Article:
There are a whole lot of people in the tennis world who have given up on Roscoe Tanner, but he retains some friends of long standing who still believe in him enough to help however they can. Chico Hagey played on the Stanford University tennis team with Tanner at the start of the ’70s and has known him even longer. He took an active role finding Tanner good legal representation in the period leading up to when Roscoe was getting out of jail in spring 2004. Hagey says, “Roscoe is a good guy, and I think one possible explanation for some of the problems is he just doesn’t understand money.”

Maybe Tanner never fully understood himself and how he came off to others. Donald Dell, who represented him for most of his career, reflects, “I liked Roscoe. He is smart and very capable. So it is mystifying to me what happened to him and the repetitive nature of it. But I would say you never really got through to the heart and soul of Roscoe Tanner — at least I didn’t, and I worked with him for 10 years. But I sure hope he has learned from everything and that he comes out of this OK because he has a long life ahead of him. I hope he will come out of this better as a person, and I have a feeling he will.”

Stan Smith adds, “It was like Roscoe was trying to fool himself before and he was running away from things at times, but he has to face up to the issues now and compete like he would in a match. It is going to be his hardest match ever to get back to normalcy, but he is in a pretty good situation now with people trying to help and make him accountable for his actions. He is happy that his wife (Margaret) is pregnant with his child and he is adopting her girls. So some good things have been happening for him. “Nevertheless, Tanner knows full well that he will have an arduous path ahead after more than a decade of serious stress. Are there any warning signals for young tennis players when they examine his plight? Tanner answers, “Oh yeah. You think as a star or whatever that you are sort of bulletproof. And one of the things that you start becoming is selfish in the pursuit of whatever you think makes you happy. And that is not so bad on the surface, but if you start pushing it and going after it and become stubborn about it, you can step over the line real easy. And each time you step over the line it gets easier to do it again.”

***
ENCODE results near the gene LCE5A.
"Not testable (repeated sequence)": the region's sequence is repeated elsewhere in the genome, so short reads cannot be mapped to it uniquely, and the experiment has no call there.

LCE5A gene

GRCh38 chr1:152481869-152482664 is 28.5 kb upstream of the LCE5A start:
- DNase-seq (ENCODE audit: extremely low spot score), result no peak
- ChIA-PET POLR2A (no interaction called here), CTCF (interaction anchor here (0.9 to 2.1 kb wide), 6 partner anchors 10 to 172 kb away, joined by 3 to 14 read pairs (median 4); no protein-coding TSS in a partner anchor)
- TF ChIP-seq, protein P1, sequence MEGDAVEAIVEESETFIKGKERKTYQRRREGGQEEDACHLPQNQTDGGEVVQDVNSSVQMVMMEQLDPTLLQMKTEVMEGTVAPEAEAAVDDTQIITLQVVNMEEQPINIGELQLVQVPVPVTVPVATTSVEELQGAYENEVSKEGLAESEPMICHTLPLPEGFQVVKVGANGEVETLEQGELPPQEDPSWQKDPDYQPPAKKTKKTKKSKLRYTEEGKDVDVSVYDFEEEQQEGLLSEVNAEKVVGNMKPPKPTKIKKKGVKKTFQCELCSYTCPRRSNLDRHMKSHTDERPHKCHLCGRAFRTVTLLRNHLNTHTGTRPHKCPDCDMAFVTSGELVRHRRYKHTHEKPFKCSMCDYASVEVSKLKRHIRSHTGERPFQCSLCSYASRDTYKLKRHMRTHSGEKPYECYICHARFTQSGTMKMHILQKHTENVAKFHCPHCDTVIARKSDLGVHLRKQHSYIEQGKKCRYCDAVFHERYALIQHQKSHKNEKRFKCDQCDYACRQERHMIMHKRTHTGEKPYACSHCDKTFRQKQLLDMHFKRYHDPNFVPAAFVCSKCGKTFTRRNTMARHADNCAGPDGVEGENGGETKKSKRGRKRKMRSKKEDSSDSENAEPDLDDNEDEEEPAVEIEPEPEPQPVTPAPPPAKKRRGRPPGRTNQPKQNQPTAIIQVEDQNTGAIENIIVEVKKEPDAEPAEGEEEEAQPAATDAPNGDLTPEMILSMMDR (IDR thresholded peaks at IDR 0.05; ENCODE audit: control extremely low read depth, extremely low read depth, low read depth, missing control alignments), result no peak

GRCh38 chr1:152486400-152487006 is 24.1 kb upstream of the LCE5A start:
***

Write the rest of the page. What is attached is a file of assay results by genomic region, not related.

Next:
“Now I am taking my life one step at a time. I am certainly not saying by any means that I am perfect now, and I don’t think I ever will be. But I am surrounded by fantastic people. I am going to stay with tennis, and my priorities are to stay with Steve Annacone’s academy and help any way I can there and see where it leads. As far as I am concerned, I might even spend the rest of my career at Steve’s academy. And I will try to keep playing. Next year, I will be eligible for the 55s and I will be the young kid in the group; so I am looking forward to that and I will play some nationals in that division, depending on my schedule.”

Senior correspondent Steve Flink has covered the entire arc of Roscoe Tanner’s career from the Grand Slam tournament highs to the current, most regrettable, lows.

Original article appeared in Tennis Week Magazine, Issue:  October 20, 2005.